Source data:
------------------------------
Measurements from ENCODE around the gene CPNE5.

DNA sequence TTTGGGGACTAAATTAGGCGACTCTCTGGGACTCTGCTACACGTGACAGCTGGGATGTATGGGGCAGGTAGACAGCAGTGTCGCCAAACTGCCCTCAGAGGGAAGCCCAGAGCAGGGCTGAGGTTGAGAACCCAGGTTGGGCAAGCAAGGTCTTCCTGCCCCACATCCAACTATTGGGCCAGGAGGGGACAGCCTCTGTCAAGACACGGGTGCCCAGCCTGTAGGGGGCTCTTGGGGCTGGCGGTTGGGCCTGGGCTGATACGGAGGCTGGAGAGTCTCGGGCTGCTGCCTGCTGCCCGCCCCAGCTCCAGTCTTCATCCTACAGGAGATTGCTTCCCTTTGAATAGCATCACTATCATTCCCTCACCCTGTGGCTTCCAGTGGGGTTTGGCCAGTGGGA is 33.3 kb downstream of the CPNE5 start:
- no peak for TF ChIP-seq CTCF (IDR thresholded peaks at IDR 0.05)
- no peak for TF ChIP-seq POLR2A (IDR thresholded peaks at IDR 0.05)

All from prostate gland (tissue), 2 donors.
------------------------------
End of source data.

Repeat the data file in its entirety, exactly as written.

Measurements from ENCODE around the gene CPNE5.

DNA sequence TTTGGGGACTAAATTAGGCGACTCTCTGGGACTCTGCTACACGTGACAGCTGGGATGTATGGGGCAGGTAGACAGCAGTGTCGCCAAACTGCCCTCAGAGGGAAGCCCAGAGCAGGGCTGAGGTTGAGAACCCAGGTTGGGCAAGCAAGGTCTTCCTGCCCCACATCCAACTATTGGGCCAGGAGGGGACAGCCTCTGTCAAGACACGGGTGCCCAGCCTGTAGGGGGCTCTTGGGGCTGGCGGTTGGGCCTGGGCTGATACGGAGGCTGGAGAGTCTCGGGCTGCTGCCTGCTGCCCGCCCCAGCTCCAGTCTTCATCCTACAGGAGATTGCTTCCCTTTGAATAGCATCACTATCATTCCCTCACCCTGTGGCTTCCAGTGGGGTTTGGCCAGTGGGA is 33.3 kb downstream of the CPNE5 start:
- no peak for TF ChIP-seq CTCF (IDR thresholded peaks at IDR 0.05)
- no peak for TF ChIP-seq POLR2A (IDR thresholded peaks at IDR 0.05)

All from prostate gland (tissue), 2 donors.